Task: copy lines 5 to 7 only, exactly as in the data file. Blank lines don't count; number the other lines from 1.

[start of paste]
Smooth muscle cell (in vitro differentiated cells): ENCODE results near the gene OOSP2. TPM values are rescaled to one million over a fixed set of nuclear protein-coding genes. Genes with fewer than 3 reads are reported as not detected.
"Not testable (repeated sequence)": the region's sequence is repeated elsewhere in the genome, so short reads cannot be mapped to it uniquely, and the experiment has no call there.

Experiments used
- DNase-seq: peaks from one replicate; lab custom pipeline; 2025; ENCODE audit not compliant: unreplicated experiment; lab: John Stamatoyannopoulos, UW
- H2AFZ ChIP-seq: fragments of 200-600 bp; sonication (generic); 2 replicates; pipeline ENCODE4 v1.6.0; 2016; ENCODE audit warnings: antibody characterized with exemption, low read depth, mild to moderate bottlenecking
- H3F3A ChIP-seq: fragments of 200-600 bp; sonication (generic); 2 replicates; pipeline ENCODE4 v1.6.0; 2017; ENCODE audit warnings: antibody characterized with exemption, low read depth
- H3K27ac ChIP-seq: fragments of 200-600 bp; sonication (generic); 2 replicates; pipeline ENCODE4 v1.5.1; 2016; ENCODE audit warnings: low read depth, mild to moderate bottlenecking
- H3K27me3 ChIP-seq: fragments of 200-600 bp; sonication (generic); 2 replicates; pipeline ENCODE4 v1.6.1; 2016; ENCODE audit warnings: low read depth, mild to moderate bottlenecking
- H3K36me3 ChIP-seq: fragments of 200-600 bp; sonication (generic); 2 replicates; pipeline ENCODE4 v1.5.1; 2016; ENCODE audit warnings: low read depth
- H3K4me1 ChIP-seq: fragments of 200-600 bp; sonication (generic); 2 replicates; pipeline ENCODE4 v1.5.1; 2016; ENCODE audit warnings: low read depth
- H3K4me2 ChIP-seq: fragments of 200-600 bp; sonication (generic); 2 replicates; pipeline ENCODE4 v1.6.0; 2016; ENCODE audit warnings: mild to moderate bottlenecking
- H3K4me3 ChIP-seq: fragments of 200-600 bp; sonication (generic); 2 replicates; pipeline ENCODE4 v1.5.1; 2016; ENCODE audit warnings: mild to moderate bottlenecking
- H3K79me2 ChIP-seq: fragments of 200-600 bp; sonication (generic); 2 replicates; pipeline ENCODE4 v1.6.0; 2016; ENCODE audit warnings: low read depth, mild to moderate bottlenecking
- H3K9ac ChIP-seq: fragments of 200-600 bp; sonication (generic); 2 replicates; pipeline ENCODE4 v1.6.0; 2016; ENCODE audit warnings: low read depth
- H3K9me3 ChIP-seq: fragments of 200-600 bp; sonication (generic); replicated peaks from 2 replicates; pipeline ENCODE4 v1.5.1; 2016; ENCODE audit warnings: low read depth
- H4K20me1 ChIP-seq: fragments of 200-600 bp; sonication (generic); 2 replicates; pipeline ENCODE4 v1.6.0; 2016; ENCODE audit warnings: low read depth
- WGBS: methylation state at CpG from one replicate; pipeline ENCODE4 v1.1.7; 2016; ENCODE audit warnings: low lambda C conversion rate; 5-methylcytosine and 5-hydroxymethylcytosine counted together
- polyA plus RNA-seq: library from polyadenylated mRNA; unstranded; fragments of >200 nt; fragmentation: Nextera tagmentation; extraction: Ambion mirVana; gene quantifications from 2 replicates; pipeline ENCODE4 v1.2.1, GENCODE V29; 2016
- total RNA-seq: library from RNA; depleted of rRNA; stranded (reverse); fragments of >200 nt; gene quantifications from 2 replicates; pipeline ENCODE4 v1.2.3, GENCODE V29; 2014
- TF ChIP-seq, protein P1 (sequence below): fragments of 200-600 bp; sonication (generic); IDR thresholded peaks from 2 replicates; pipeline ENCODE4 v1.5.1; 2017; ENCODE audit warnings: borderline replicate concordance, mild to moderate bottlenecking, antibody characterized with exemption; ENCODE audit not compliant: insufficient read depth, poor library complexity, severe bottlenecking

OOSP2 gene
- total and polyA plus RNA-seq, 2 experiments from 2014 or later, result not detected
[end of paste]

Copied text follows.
- H2AFZ ChIP-seq: fragments of 200-600 bp; sonication (generic); 2 replicates; pipeline ENCODE4 v1.6.0; 2016; ENCODE audit warnings: antibody characterized with exemption, low read depth, mild to moderate bottlenecking
- H3F3A ChIP-seq: fragments of 200-600 bp; sonication (generic); 2 replicates; pipeline ENCODE4 v1.6.0; 2017; ENCODE audit warnings: antibody characterized with exemption, low read depth
- H3K27ac ChIP-seq: fragments of 200-600 bp; sonication (generic); 2 replicates; pipeline ENCODE4 v1.5.1; 2016; ENCODE audit warnings: low read depth, mild to moderate bottlenecking